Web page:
In September 2021, Australia, the UK, and the US announced that they had formed AUKUS, a trilateral security arrangement in the Indo-Pacific. In this alliance, the US and the UK will support Australia to acquire and maintain eight nuclear submarines. If Australia possess nuclear submarines with long-range strike capabilities, Australian naval forces can operate in a far wider area in the Indo-Pacific, and potentially counter China’s threat in that area.

Integrate military and non-military policy as one overall strategy

Third, the QUAD needs to integrate non-military efforts into its overall strategy. These will be a very important part of any counter-China strategy, because China’s threat is bound up with the strength of its budget. It can change the status quo by force when its military power is stronger than others, and so maintaining a military balance is important. However, because of its strong economy and ample budget, China’s military modernisation has outpaced that of other countries. That is why non-military efforts are needed to reduce China’s economic advantage.

In the case of foreign infrastructure projects, the situation is the same. Because of its favourable economic situation, China can invest heavily in these projects and create huge debts and obligations for recipient countries. These countries then tend to follow China’s lead in international organisations such as the World Trade Organization. Therefore, reducing China’s ample budget and its influence is an important priority.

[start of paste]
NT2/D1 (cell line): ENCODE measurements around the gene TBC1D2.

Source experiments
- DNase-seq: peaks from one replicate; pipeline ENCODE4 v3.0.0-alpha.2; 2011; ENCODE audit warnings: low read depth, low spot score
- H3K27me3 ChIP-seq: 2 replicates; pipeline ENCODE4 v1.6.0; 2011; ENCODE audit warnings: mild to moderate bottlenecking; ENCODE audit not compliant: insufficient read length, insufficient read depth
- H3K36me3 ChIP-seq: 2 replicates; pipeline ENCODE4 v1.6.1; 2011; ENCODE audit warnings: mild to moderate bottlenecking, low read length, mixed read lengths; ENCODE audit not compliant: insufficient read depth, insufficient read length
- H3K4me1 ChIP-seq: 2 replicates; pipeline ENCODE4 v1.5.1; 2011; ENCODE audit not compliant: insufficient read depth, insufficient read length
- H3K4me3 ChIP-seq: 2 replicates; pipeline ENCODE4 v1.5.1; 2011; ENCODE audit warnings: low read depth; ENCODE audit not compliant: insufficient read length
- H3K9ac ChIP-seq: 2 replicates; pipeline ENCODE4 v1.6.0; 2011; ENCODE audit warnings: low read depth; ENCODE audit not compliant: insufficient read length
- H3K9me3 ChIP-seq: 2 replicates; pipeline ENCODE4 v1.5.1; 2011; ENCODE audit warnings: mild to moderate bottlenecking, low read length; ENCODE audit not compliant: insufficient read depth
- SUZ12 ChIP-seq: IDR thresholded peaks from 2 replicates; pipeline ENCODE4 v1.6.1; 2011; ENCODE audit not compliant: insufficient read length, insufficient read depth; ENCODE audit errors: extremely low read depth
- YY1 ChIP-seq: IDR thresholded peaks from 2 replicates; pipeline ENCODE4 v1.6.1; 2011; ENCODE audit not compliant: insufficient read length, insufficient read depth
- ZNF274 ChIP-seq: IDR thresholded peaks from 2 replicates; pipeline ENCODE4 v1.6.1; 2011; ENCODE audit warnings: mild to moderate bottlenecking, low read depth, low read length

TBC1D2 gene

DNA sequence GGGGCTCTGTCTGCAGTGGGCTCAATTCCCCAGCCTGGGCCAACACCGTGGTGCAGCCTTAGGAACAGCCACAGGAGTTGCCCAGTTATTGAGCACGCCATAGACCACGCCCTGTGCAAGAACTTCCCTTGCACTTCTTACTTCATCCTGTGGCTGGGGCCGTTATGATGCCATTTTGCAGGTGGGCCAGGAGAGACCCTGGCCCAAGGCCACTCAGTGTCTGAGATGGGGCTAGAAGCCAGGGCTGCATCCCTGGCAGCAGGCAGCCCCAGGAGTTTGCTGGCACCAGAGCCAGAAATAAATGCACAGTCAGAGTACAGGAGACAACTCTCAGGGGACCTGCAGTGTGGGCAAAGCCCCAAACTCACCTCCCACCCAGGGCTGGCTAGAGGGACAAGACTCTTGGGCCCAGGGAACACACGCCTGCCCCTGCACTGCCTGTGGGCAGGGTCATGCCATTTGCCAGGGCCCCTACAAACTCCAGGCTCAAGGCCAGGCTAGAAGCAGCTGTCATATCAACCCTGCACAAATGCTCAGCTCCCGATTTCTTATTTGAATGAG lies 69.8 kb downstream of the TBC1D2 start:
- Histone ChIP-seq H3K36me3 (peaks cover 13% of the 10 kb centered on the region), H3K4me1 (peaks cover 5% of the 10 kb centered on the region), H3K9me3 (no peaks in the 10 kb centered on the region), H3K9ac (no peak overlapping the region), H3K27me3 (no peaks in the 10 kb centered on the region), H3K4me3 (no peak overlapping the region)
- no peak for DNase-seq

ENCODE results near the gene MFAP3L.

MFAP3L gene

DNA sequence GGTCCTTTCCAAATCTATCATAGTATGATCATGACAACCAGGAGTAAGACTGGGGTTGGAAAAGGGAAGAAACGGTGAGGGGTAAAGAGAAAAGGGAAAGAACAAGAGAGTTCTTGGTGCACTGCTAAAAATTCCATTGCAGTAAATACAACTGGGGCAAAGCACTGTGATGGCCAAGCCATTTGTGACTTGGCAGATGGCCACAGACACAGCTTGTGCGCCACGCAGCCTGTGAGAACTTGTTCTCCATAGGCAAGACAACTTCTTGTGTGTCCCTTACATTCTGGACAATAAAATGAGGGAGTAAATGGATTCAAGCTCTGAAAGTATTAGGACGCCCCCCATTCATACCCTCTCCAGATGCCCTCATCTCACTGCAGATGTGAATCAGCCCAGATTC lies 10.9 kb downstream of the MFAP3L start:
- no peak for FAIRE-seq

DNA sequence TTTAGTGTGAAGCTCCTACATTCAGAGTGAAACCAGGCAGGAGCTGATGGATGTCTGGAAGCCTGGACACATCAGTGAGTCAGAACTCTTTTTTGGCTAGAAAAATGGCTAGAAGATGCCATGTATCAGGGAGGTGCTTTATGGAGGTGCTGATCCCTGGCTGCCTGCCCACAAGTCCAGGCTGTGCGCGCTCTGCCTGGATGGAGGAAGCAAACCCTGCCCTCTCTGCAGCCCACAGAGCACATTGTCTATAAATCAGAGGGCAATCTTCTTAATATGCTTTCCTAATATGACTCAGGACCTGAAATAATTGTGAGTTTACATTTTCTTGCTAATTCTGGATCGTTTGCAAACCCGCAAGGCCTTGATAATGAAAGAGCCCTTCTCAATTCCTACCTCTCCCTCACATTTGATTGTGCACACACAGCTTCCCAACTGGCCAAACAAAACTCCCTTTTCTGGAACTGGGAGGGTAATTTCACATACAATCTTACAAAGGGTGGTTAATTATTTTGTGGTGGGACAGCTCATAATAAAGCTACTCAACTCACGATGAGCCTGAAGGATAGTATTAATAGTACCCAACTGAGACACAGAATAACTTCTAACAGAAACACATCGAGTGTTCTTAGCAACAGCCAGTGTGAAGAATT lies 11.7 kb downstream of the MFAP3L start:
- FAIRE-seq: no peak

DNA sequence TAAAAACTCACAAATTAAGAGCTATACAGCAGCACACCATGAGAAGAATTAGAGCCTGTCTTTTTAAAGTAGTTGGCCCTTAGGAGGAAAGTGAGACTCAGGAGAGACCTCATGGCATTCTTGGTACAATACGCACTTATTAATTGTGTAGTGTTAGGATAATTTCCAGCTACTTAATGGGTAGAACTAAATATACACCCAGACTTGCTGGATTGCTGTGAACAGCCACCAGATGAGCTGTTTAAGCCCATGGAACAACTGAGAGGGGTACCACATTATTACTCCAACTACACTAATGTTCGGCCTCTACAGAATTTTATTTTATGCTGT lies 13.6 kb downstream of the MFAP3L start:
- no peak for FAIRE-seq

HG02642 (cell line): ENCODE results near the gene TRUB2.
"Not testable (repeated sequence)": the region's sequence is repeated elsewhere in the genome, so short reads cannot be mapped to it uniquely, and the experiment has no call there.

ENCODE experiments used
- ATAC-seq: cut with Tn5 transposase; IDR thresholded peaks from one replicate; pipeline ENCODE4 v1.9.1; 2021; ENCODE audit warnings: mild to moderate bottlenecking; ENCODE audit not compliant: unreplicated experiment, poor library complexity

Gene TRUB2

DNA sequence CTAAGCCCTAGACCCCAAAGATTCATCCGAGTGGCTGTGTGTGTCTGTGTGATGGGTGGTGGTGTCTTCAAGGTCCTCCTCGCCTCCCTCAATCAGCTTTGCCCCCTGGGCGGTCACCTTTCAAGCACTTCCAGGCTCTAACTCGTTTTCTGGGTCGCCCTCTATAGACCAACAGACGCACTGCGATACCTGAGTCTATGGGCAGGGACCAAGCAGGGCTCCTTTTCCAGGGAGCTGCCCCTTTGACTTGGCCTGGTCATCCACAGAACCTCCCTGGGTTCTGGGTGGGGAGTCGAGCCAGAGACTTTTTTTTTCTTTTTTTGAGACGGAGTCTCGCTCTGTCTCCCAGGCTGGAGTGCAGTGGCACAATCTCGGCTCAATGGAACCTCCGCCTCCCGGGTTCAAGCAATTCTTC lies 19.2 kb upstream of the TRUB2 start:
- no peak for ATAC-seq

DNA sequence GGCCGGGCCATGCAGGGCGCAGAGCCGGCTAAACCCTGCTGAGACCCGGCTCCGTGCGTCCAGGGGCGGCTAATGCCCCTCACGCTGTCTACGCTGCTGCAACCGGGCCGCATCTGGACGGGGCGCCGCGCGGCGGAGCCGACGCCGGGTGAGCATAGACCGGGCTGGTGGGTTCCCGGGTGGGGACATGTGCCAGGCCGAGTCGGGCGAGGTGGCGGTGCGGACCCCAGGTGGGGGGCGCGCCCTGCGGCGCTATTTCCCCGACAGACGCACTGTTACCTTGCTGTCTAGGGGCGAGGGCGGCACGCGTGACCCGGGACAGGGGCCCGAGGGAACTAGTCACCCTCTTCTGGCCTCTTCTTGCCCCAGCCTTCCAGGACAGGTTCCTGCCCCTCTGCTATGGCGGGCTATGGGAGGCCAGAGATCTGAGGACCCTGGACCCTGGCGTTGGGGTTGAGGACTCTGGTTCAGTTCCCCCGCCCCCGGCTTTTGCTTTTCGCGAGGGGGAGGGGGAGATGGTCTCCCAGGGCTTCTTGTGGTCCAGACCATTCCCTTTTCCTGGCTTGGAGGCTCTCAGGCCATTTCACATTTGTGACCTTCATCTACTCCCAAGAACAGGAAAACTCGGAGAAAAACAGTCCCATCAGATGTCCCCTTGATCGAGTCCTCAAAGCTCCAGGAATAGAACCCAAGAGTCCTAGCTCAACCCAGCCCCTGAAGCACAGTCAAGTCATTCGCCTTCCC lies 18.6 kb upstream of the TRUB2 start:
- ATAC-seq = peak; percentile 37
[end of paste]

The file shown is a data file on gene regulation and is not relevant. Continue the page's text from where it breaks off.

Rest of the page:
Other issues are similar: Because China is rich, it can deliver COVID-19 vaccines to expand its influence; it can dominate rare earth mines in the world and affect supply chains for critical technology; and it has been able to dominate solar panel production and expand its presence in that sector as strict new rules regarding climate change are imposed.

Therefore, the QUAD countries need to integrate their economic efforts and reduce their reliance on China. Decoupling and risk-diversifying of supply chains and markets are necessary. Japan, for its part, has already begun to do so—it has relocated its factories from China to Southeast Asia and South Asia and the number of Japanese citizens living in China has decreased from 150,399 in 2012 to 111,769 in 2020. At the same time, the number of Japanese living in the US has increased from 410,973 in 2012 to 426,354 in 2020.[10] In addition, Japan earmarked US$2.2 billion of its 2020 economic stimulus package to help local manufacturers shift production out of China.[11]